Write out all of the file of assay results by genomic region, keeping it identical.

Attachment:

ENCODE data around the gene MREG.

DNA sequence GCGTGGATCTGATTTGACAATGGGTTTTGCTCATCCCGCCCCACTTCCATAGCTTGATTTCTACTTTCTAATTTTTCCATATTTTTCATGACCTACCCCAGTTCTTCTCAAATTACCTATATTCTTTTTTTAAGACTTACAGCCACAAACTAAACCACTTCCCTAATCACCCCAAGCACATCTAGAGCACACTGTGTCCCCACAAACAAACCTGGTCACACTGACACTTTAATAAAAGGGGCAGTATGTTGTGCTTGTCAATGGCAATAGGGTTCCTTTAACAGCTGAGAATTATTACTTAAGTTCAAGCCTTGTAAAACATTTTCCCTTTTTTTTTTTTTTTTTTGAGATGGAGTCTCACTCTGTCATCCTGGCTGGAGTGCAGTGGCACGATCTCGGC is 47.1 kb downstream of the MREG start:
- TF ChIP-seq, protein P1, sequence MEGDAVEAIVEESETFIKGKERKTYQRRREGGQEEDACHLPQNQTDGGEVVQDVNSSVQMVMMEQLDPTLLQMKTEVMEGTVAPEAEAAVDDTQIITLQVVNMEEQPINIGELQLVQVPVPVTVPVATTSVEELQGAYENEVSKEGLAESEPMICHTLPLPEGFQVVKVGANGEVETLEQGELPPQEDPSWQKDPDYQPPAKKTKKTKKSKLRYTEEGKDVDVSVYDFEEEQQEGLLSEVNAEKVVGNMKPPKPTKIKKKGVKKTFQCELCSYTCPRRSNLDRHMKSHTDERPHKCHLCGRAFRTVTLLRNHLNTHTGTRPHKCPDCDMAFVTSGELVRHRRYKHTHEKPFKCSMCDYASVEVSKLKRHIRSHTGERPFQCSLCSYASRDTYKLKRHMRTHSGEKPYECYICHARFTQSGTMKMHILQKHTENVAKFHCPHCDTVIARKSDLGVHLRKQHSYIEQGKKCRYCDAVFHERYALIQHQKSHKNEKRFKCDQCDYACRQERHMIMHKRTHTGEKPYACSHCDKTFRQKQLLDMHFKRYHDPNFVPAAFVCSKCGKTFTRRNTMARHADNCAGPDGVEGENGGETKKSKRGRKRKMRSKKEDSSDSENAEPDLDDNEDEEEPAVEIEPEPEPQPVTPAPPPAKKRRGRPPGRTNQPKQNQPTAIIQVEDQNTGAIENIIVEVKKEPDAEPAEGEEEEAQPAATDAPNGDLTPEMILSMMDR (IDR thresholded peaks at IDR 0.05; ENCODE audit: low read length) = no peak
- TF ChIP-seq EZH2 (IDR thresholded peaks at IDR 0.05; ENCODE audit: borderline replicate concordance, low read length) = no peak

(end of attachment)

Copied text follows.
ENCODE data around the gene MREG.

DNA sequence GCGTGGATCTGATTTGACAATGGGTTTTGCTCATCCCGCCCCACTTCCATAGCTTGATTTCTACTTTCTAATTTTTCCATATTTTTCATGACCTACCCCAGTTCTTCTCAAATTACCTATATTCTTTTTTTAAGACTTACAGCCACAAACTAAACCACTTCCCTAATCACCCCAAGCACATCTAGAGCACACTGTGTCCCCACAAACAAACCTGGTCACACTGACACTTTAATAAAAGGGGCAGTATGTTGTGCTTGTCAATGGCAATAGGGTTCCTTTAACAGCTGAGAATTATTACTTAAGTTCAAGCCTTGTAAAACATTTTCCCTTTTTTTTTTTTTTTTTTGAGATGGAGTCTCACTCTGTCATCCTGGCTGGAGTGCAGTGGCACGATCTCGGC is 47.1 kb downstream of the MREG start:
- TF ChIP-seq, protein P1, sequence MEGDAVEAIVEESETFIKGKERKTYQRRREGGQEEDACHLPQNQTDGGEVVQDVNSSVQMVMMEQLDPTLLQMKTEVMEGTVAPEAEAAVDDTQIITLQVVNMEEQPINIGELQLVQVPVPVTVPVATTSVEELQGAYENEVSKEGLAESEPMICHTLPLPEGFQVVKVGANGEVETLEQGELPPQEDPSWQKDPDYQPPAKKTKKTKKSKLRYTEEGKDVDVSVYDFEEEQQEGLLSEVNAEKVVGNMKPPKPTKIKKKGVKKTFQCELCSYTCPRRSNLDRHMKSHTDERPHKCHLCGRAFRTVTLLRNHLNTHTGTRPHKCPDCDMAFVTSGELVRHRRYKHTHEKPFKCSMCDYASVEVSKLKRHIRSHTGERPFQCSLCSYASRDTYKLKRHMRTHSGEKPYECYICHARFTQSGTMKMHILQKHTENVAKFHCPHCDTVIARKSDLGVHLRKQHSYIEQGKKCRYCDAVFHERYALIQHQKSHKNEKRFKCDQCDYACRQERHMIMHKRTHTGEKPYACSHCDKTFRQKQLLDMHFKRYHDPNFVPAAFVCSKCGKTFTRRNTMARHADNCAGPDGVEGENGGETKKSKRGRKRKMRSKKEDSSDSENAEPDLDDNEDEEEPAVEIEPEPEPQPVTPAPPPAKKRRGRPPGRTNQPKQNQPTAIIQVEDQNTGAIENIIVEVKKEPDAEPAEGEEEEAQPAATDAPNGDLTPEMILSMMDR (IDR thresholded peaks at IDR 0.05; ENCODE audit: low read length) = no peak
- TF ChIP-seq EZH2 (IDR thresholded peaks at IDR 0.05; ENCODE audit: borderline replicate concordance, low read length) = no peak